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Risk Factors for Severe Rift Valley Fever Infection in Kenya, 2007

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  • Ministry of Public Health and Sanitation, Kenya; Centers for Disease Control and Prevention, Atlanta, Georgia; Walter Reed Programme (WRP) U.S. Army Medical Research Unit, Kenya; National Institute of Communicable Diseases of the National Health Laboratory Service, Johannesburg, South Africa; Global Disease Detection Division, Centers for Disease Control and Prevention, Nairobi, Kenya

A large Rift Valley fever (RVF) outbreak occurred in Kenya from December 2006 to March 2007. We conducted a study to define risk factors associated with infection and severe disease. A total of 861 individuals from 424 households were enrolled. Two hundred and two participants (23%) had serologic evidence of acute RVF infection. Of these, 52 (26%) had severe RVF disease characterized by hemorrhagic manifestations or death. Independent risk factors for acute RVF infection were consuming or handling products from sick animals (odds ratio [OR] = 2.53, 95% confidence interval [CI] = 1.78–3.61, population attributable risk percentage [PAR%] = 19%) and being a herdsperson (OR 1.77, 95% CI = 1.20–2.63, PAR% = 11%). Touching an aborted animal fetus was associated with severe RVF disease (OR = 3.83, 95% CI = 1.68–9.07, PAR% = 14%). Consuming or handling products from sick animals was associated with death (OR = 3.67, 95% CI = 1.07–12.64, PAR% = 47%). Exposures related to animal contact were associated with acute RVF infection, whereas exposures to mosquitoes were not independent risk factors.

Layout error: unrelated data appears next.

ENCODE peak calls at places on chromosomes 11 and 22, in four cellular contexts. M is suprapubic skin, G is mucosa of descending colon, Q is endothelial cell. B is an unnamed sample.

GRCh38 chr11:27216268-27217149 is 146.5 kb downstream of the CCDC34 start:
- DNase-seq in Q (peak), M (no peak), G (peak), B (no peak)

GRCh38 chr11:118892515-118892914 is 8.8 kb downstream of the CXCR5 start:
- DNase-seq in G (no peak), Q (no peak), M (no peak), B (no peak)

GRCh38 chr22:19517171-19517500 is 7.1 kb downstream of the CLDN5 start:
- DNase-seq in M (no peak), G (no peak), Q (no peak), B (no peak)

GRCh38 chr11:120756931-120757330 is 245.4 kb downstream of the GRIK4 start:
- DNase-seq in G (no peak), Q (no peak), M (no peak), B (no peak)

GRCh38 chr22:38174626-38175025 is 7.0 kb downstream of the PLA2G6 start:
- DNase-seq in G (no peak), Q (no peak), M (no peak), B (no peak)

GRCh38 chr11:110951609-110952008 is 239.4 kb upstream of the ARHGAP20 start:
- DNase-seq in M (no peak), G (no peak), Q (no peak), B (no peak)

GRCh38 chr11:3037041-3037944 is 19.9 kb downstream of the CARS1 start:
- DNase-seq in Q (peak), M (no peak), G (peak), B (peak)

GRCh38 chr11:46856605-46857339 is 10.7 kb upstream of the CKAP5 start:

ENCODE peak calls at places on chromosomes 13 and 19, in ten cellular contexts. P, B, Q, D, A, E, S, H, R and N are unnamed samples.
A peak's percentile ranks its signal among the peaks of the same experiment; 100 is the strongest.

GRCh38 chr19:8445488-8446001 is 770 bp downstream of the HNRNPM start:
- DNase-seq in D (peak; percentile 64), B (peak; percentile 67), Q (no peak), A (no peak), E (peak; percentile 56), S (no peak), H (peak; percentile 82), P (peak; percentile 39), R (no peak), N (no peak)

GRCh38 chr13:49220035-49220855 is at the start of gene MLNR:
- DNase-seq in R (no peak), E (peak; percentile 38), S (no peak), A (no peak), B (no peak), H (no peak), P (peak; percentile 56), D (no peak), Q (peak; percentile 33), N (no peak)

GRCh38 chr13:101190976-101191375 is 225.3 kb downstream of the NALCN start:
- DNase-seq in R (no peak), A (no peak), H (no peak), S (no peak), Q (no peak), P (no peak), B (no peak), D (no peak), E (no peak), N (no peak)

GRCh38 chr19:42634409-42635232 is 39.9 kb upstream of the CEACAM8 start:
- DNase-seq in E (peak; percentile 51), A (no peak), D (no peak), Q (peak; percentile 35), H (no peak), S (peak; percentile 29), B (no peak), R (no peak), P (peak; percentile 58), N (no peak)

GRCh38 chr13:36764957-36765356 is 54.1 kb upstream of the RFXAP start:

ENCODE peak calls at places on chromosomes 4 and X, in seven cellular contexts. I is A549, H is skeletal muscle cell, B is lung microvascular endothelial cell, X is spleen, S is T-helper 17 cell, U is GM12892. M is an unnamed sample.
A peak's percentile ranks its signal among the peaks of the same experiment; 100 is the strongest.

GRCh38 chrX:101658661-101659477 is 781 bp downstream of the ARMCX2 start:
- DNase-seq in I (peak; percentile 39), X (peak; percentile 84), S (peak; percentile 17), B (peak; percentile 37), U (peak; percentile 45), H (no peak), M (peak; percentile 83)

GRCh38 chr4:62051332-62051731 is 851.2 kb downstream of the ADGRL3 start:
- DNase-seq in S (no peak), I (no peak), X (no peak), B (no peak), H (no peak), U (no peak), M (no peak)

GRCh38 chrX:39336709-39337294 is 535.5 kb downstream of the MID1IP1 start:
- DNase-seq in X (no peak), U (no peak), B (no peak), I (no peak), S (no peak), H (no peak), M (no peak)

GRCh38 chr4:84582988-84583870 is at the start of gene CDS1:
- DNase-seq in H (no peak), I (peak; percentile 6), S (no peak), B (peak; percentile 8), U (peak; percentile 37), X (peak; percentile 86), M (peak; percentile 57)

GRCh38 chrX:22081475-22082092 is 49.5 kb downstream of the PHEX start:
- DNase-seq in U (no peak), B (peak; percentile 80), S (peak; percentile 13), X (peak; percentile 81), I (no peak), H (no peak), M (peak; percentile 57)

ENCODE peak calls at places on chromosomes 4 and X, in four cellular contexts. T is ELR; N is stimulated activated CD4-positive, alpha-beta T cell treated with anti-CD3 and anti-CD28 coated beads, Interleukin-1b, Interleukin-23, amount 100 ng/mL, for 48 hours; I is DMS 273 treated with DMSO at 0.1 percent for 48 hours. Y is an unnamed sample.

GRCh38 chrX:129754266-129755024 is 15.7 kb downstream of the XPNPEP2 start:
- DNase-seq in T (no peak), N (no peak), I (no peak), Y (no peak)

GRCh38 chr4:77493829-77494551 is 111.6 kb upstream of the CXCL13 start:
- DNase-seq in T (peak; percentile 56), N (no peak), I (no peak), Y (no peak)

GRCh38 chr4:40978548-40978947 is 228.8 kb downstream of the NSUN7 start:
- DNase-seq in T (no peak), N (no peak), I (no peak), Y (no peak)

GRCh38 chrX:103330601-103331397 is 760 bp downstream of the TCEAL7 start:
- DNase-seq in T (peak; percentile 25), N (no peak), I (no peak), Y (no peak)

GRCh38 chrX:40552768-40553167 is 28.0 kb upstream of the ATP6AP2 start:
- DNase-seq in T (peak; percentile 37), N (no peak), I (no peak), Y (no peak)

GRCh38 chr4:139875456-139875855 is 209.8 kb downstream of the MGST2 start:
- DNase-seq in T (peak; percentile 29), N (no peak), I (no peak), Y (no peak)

Author Notes

*Address correspondence to Robert F. Breiman, Global Disease Detection Division, International Emerging Infections Program, CDC-Kenya, Nairobi, Kenya. E-mail: rbreiman@ke.cdc.gov

Financial support: This work was supported by the Ministry of Public Health and Sanitation, Kenya; Centers for Disease Control and Prevention, Atlanta, GA and Nairobi, Kenya; Walter Reed Programme (WRP) U.S. Army Medical Research Unit, Kenya; Kenya Medical Research Institute (KEMRI), Kenya.

Authors' addresses: Amwayi S. Anyangu, Ministry of Public Health and Sanitation, Kenya, Provincial Headquarters North Eastern Province, Garissa, Kenya, E-mail: amwayi2004@yahoo.com. L. Hannah Gould, Centers for Disease Control and Prevention, Atlanta GA, E-mail: lgould@cdc.gov. Shahnaaz K. Sharif, Ministry of Public Health and Sanitation, Nairobi, Kenya, E-mails: sksharif@africaonline.co.ke or pphs@health.go.ke. Patrick M. Nguku, Division of Communicable Disease Control, Ministry of Health, Nairobi-Kenya, E-mail: drnguku@yahoo.com. Jared O. Omolo and David Mutonga, Division of Disease Surveillance and Response, Ministry of Health, Kenya, Nairobi, E-mails: jaredom@gmail.com and davidmutonga@yahoo.com. Carol Y. Rao, Division of Healthcare Quality Promotion Centers for Disease Control and Prevention, Atlanta, GA, E-mail: cnr3@cdc.gov. Edith R. Lederman, Poxvirus and Rabies Branch, Division of Viral and Rickettisial Diseases, National Center for Zoonotic, Vector-borne and Enteric Diseases, Centers for Disease Control and Prevention, Atlanta, GA, E-mails: dvk9@cdc.gov, erlederman@yahoo.com, or Edith.Lederman@med.navy.mil. David Schnabel, U.S. Army, Medical Corps, Global Emerging Infections System (GEIS), U.S. Army Medical Research Unit – Kenya, E-mail: dschnabel@wrp-nbo.org. Janusz T. Paweska, Special Pathogens Unit, National Institute for Communicable Diseases, South Africa. Mark Katz, Global Disease Detection Division CDC-Kenya, Nairobi, Kenya, E-mail: mkatz@ke.cdc.gov. Allen Hightower, CDC, Kenya, E-mail: AHightower@ke.cdc.gov. M. Kariuki Njenga, GDD/IEIP-Kenya, Centers for Disease Control, E-mail: KNjenga@ke.cdc.gov. Daniel R. Feikin, International Emerging Infections Program – Kenya, Centers for Disease Control and Prevention, U.S. Public Health Service, E-mail: DFeikin@ke.cdc.gov. Robert F. Breiman, Global Disease Detection Division, International Emerging Infections Program, CDC-Kenya, Nairobi, Kenya, E-mail: RBreiman@ke.cdc.gov.

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